2013 Update:  This drying rack is still working perfectly in the laundry room and definitely worth the effort since it’s used almost every day!

diy drying rack

 

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DIY: Jewelry Tree

Thursday, July 16th, 2009

I love branches, especially as accents and I once saw a designer spray paint gigantic branches in a hot coral color, and place them in an urn on top of a piano in a very grand living room, it was stunning.  While this look is a bit over the top for some, I have always wanted to spray paint branches to make them sculptural.  So I was pruning my wild oak tree last weekend.  It should be no surprise that I decided to use one of the Charlie Brown branches to make a jewelry holder.

Here’s a peek:

 

 

I was inspired by these versions available online by Urban Outfitters.

I really am a Pollyanna.  I like to hang sparkly things in front of windows and watch the light reflect throughout the room.  So I decided to make my own version of a jewelry tree with a few supplies I had in my garage.

Step One:  Find the right branch.  Nothing too flimsy, nothing too heavy.  Find a branch that has both interest and balance.  You have to be Goldilocks and find one that’s just right.  Pluck off all the leaves and allow it to dry out for a few days.

Here’s my wild oak branch Before:

Step Two:  Build your base.  I asked my mister to create a base by cutting some scrap alder wood.

Step Three:  Screw the wood together on the bottom, then drill a hole into the top of the base with a drill bit.   Use spackle or wood filler to fill in any seams or gaps in your wood.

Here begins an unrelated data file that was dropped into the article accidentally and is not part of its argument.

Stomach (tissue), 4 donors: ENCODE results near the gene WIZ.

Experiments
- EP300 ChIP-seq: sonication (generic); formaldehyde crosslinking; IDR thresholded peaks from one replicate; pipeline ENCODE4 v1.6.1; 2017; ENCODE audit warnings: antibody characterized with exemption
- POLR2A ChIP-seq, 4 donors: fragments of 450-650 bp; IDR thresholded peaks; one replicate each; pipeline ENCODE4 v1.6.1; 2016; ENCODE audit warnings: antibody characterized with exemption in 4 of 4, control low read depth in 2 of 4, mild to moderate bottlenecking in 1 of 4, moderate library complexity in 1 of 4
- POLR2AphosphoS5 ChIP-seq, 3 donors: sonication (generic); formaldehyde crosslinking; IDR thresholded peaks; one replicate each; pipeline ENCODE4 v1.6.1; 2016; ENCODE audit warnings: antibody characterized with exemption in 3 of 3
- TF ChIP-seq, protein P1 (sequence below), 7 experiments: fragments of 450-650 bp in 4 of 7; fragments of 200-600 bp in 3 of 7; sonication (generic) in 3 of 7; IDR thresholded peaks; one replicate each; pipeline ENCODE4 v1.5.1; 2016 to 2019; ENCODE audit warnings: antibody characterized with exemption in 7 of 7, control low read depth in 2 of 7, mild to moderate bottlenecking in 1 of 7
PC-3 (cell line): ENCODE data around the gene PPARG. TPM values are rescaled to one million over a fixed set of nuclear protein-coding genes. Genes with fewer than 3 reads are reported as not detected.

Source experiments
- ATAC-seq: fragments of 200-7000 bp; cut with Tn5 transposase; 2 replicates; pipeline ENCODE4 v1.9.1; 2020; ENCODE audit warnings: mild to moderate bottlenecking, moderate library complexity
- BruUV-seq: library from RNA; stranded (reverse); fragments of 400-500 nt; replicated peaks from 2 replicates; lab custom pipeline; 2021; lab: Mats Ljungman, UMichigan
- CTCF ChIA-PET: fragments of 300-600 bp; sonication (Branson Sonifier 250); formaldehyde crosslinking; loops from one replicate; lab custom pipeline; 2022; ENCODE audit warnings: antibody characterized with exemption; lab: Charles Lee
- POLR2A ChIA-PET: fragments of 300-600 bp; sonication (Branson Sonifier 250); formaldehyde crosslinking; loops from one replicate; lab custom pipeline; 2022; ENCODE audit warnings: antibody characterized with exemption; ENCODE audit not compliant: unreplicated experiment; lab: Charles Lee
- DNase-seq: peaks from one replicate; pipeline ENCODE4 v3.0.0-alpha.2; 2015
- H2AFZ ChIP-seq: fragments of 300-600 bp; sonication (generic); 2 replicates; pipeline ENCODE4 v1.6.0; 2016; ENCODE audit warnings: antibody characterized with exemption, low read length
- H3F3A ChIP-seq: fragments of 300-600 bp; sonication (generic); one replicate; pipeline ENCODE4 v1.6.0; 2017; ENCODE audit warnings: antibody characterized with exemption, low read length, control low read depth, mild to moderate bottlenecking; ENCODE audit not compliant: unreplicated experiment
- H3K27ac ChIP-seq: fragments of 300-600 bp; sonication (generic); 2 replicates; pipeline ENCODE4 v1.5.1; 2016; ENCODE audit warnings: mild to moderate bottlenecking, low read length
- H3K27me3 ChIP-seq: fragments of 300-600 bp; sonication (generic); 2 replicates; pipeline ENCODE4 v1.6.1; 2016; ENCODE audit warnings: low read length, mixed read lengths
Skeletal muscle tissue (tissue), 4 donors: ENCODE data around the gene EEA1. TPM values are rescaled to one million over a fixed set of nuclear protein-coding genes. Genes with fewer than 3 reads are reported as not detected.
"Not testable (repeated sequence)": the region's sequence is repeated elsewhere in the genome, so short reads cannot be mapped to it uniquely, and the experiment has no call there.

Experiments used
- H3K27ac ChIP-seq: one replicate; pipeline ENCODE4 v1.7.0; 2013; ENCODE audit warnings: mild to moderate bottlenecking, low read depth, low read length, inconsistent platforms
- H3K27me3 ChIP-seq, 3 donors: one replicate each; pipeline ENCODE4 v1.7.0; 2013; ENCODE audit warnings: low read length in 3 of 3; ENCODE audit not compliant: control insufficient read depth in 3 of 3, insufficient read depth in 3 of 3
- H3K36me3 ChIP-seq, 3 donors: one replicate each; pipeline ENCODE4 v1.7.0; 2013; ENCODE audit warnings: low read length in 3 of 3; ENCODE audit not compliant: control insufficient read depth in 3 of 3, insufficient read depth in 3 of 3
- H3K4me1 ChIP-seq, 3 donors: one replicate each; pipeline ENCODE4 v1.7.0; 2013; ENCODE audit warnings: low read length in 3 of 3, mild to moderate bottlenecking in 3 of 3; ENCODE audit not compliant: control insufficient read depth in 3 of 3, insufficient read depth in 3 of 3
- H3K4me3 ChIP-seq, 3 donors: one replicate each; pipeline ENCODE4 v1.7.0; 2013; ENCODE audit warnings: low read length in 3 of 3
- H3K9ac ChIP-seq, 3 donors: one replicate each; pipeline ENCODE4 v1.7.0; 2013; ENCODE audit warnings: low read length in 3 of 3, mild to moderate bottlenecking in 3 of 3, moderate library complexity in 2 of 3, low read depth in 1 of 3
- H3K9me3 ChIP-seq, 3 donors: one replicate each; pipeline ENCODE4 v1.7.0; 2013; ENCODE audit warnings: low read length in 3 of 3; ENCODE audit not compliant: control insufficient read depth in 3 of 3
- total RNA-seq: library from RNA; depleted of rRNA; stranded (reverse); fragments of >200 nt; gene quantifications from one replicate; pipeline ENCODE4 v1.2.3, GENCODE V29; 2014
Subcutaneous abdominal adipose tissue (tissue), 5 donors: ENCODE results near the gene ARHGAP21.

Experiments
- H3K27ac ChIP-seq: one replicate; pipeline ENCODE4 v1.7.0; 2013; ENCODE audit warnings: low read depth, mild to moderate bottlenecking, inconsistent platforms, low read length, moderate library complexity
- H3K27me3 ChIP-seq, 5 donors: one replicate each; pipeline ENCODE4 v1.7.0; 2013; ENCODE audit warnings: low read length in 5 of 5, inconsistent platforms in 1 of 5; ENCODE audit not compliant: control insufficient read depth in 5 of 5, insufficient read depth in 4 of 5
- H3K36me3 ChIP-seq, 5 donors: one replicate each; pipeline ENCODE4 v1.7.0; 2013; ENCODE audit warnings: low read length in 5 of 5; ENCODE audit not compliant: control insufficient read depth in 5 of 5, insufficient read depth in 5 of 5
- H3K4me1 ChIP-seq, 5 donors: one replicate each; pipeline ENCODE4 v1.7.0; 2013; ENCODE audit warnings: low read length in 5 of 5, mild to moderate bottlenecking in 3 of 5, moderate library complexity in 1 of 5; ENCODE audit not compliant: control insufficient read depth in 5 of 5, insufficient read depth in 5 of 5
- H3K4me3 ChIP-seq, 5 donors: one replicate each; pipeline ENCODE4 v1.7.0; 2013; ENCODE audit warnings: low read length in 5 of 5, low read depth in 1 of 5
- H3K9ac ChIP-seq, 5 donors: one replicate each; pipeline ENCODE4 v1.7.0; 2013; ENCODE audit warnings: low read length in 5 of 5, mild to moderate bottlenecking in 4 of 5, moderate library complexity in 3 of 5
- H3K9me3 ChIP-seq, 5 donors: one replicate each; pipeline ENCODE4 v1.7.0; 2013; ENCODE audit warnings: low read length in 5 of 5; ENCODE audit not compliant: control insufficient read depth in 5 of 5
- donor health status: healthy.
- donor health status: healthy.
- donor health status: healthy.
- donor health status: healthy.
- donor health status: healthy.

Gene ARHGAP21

Step Four:  Fill your hole with wood glue, stick your branch in the hole, and let it dry for 24 hours.  Give your base a light sanding.  If want a rustic quality, then consider painting only the base.  But if you want color, then give your branches a coat of primer.

Primer helps to seal the wood.  Allow it to dry.  Use whatever spray paint you wish to give your jewelry tree the color you desire.  One tip:  Get up really close to the branches when you spray so that it almost drips.  Don’t spray from far away – it’s pointless and you’ll waste a lot of paint.

To give my base more staying power, I anchored it to an old square mirror with some silicone rubber sealant.  Lighter earrings hang on the more delicate branches, while the bigger branches support your heavier necklaces or bracelets.  It’s a bit of a balancing game, but it’s fun nonetheless.

 

I love its sculptural qualities, its wintery whiteness, and its organic genesis.  And I also love the fact that it cost me nothing.  Now I hope you’ll be looking at tree branches in your yard or neighborhood with new interest.

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The Staircase Reveal: Part Two

Wednesday, July 15th, 2009

I am overwhelmed at the positive response to yesterday’s post about the staircase remodel.  Thank you so much for your kind words. 

As you can recall from the ‘After’ picture, I not only redid the railing, but for additional drama, I added a wallpaper treatment to the very blank and boring wall. 

staircase after

Originally, I was going to play it traditional, and add plain white panels to the wall, with molding on top.  But I decided to kick it up a style notch, and add wallpaper panels instead.  It was more dramatic, and less expensive. 

Read the rest of this entry »